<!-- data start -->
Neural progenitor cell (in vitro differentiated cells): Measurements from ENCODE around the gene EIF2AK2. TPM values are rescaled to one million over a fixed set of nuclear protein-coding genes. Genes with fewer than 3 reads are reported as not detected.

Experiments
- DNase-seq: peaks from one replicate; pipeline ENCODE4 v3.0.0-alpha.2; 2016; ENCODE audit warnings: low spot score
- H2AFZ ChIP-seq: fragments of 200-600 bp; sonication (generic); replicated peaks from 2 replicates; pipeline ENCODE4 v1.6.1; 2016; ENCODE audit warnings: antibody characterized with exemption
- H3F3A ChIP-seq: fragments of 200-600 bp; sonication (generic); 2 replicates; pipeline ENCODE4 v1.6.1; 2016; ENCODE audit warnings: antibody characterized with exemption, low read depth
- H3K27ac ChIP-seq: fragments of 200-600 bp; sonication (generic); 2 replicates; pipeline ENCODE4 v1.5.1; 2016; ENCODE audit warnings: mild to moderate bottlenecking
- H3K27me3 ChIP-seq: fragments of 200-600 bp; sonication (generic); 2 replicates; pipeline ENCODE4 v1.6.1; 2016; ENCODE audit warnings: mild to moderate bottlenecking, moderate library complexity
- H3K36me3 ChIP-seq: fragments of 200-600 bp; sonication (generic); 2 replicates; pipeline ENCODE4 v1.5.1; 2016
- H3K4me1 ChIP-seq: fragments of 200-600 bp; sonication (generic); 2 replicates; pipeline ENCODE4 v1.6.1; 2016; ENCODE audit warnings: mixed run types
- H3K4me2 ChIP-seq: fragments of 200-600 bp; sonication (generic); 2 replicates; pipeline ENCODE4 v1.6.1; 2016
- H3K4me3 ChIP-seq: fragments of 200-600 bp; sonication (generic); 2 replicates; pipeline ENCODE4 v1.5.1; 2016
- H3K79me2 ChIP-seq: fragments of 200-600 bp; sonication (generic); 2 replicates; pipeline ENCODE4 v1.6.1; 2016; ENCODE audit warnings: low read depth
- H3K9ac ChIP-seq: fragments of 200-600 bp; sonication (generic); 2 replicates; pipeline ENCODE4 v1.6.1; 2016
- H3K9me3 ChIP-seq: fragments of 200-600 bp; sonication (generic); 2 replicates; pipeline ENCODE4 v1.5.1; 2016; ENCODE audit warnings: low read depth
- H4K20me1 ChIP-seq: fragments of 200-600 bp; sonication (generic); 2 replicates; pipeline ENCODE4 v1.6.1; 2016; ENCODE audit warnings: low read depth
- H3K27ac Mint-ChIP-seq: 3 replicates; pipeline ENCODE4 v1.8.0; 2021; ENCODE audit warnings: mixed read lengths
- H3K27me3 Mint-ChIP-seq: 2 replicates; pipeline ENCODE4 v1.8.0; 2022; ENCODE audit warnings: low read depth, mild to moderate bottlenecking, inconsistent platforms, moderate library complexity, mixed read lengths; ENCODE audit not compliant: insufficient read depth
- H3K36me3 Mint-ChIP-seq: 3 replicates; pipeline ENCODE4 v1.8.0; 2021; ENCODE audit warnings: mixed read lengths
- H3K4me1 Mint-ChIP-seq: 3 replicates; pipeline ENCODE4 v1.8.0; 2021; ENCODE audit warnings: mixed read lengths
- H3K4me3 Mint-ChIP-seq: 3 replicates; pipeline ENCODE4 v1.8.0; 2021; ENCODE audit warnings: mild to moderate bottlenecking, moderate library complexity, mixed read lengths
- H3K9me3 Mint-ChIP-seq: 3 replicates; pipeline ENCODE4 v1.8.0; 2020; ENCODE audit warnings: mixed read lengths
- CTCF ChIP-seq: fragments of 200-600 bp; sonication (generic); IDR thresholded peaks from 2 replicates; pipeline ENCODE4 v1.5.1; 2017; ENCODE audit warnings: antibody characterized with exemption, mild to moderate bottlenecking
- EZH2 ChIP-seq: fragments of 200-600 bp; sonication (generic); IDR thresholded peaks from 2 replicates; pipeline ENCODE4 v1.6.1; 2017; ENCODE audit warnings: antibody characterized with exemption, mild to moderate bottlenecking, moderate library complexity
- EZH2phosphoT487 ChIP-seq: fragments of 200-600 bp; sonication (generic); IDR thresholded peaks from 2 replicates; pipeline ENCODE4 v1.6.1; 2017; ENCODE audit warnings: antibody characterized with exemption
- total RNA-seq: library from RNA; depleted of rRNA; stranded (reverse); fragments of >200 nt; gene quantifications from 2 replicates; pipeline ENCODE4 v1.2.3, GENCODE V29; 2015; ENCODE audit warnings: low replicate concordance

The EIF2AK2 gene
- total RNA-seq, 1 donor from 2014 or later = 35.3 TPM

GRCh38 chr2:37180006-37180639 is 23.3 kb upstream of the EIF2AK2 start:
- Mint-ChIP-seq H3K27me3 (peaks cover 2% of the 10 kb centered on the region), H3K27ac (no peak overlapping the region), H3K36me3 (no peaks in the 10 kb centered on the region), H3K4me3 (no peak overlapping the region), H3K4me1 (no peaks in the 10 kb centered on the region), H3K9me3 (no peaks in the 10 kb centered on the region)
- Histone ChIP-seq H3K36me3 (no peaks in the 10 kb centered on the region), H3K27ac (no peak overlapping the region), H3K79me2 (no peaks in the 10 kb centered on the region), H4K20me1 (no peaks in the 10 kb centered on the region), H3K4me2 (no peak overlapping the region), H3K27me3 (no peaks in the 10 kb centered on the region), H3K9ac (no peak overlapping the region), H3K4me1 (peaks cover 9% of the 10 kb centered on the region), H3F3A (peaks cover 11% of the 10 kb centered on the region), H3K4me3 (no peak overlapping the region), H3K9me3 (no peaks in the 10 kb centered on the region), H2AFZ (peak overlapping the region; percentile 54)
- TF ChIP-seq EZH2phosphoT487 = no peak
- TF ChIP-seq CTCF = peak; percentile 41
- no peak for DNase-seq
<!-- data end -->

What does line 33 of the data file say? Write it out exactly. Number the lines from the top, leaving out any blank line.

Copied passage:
- no peak for DNase-seq